Evangelicals back Israel in Washington

Jul. 21, 2009
SAM GREENBERG, Jerusalem Post correspondent , THE JERUSALEM POST
Pastor John Hagee

Pastor John Hagee

Over 4,000 Christians are gathering in Washington this week to advocate for Israel on Capitol Hill.

The fourth annual summit of Christians United for Israel (CUFI) has brought together Christian leaders and supporters of Israel from around the country, starting Monday and continuing through Wednesday.

Founded in 2006 by Pastor John Hagee, the organization is now active in all 50 states and in dozens of countries. Throughout the year it holds local events to educate Christians about Israel, build up their support and raise money for the organization and for charities in Israel.

The Christian Zionist organization cites biblical sources as imperatives for Christians to support and help the Jewish people and the State of Israel. For the first two days of the conference, participants are learning about issues relating to Israel and the Middle East. They will spend Wednesday lobbying their elected officials on Capitol Hill.

The conference features a wide range of leaders and policy experts, including Israel advocate Gary Bauer and Susan Michael, director of the US Branch of the International Christian Embassy, Jerusalem, as well as some of CUFI’s religious leadership.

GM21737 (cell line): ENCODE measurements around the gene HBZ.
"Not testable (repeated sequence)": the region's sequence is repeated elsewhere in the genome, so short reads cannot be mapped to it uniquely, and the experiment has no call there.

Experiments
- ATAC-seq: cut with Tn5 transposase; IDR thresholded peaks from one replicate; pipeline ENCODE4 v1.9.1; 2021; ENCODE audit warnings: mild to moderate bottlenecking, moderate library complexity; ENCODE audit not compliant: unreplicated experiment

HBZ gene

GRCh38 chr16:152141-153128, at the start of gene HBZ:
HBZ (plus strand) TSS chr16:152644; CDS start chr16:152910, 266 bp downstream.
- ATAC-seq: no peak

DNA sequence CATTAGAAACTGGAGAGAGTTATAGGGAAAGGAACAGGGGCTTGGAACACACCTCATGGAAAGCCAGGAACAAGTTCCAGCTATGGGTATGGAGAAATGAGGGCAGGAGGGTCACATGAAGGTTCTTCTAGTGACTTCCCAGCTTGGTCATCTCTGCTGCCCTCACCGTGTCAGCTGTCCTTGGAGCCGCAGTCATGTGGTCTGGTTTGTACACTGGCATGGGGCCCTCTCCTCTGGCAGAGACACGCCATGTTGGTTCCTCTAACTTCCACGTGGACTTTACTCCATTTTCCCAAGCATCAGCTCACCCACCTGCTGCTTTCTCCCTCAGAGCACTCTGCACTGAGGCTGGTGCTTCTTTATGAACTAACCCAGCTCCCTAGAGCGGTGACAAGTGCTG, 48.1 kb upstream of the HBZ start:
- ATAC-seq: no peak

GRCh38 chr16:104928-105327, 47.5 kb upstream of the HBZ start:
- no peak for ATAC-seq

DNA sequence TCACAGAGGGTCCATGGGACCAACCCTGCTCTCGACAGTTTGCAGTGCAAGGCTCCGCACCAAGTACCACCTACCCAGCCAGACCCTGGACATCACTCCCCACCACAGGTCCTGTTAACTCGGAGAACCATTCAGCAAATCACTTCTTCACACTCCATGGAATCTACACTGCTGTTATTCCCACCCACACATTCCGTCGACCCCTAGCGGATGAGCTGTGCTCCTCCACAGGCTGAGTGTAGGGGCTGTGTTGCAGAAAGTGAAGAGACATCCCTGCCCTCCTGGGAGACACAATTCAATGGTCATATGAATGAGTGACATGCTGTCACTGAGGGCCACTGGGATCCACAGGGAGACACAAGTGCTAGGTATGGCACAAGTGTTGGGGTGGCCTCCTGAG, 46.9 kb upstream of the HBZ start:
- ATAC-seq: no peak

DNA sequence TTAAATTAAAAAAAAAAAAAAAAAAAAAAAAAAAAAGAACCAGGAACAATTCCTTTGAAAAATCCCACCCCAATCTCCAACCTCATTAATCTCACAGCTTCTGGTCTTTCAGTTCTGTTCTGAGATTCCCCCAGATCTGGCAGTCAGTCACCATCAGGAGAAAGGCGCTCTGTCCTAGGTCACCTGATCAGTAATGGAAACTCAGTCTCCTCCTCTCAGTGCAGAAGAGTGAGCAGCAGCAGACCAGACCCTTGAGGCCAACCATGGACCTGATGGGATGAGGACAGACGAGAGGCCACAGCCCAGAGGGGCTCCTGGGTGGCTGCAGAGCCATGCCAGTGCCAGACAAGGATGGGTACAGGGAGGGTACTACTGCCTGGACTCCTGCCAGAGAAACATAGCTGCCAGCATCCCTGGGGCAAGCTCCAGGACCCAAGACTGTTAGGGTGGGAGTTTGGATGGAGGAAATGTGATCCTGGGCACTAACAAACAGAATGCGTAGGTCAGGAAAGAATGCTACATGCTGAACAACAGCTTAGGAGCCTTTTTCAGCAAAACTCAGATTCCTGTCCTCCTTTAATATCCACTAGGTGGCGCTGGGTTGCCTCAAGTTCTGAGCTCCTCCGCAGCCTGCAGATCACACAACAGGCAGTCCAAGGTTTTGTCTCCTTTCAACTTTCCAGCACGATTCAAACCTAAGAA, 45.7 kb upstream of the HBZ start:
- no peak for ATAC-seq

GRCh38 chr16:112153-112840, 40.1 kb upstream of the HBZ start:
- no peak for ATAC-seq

Most of the speakers, however, deal with Israel and Judaism. They include Rabbi Aryeh Scheinberg of San Antonio, Texas; Jennifer Laszlo Mizrahi, founder and president of The Israel Project; Congressman Eric Cantor; Malcolm Hoenlein, executive vice chairman of the Conference of Presidents of Major American Jewish Organizations; Asaf Shariv, consul-general of Israel in New York; and talk radio host Dennis Prager. Prime Minister Binyamin Netanyahu will also address the conference via satellite.

While the Obama administration has been promoting a two-state solution to the Israeli-Palestinian conflict, CUFI does not want President Barack Obama to ask Israel to make land concessions.

Obama was not popular among evangelical voters in last year’s presidential election, and following his victory, Hagee was quoted as saying, “Our respect and prayers do not prevent us from continuing to speak out and speak out strongly when we disagree on biblical issues with the president.”

This is the first CUFI conference to take place outside of George W. Bush’s presidency, and it remains to be seen how the organization can work with an administration and Congress that do not hold as strong ties to the right-wing evangelical community. Hagee also has a mixed relationship with the Jewish community, part of which strongly supports him for the work he does for Israel, and part of which is wary of some of his controversial views on Middle-East politics, Jewish suffering, the Holocaust and the end of days.

This article can also be read at http://www.jpost.com /servlet/Satellite?cid=1246443869134&pagename=JPArticle%2FShowFull

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This entry was posted in Christianity, Cultural, Israel, Political, USA. Bookmark the permalink.

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